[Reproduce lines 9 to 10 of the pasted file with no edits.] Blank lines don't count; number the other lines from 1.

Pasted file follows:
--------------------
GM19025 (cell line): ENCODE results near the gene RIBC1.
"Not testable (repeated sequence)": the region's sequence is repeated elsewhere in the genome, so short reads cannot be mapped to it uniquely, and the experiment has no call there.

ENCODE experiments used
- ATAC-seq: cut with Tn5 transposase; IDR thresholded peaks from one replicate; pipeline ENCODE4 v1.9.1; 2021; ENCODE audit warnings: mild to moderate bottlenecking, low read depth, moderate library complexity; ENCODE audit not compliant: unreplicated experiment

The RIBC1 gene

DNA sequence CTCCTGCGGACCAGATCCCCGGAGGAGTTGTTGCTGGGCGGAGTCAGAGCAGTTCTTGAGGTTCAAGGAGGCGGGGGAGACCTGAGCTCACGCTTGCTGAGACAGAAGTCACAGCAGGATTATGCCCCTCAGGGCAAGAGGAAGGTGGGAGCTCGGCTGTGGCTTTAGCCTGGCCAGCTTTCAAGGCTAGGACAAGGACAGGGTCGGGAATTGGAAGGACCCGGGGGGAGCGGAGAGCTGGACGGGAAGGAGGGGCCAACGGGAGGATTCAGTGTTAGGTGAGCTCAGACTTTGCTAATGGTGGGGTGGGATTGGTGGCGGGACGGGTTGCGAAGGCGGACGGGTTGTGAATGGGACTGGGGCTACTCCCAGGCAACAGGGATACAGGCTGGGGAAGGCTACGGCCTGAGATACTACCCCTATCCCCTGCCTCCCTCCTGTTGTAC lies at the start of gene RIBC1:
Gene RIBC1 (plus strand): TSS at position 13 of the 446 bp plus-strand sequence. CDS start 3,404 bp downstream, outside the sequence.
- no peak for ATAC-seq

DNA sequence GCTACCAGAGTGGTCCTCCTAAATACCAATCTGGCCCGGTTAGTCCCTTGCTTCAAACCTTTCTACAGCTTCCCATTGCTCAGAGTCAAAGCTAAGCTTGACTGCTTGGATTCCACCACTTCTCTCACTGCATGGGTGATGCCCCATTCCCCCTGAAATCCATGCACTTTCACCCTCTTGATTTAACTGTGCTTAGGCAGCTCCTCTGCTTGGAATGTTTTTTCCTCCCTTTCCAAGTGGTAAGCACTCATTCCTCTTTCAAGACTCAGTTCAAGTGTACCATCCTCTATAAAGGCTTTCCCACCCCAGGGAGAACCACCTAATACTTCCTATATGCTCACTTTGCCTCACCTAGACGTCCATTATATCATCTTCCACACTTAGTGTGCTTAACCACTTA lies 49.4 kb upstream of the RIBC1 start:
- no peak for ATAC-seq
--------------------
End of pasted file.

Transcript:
DNA sequence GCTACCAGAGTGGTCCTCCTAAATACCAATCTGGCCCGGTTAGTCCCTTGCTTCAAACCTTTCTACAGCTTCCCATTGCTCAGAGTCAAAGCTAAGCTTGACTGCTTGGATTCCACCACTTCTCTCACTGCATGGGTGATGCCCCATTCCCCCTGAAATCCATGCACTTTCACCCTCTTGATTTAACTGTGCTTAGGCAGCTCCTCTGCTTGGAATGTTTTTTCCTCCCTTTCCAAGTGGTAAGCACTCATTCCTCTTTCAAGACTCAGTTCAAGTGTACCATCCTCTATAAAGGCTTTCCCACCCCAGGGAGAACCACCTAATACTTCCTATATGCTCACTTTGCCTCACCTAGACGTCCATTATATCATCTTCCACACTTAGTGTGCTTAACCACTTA lies 49.4 kb upstream of the RIBC1 start:
- no peak for ATAC-seq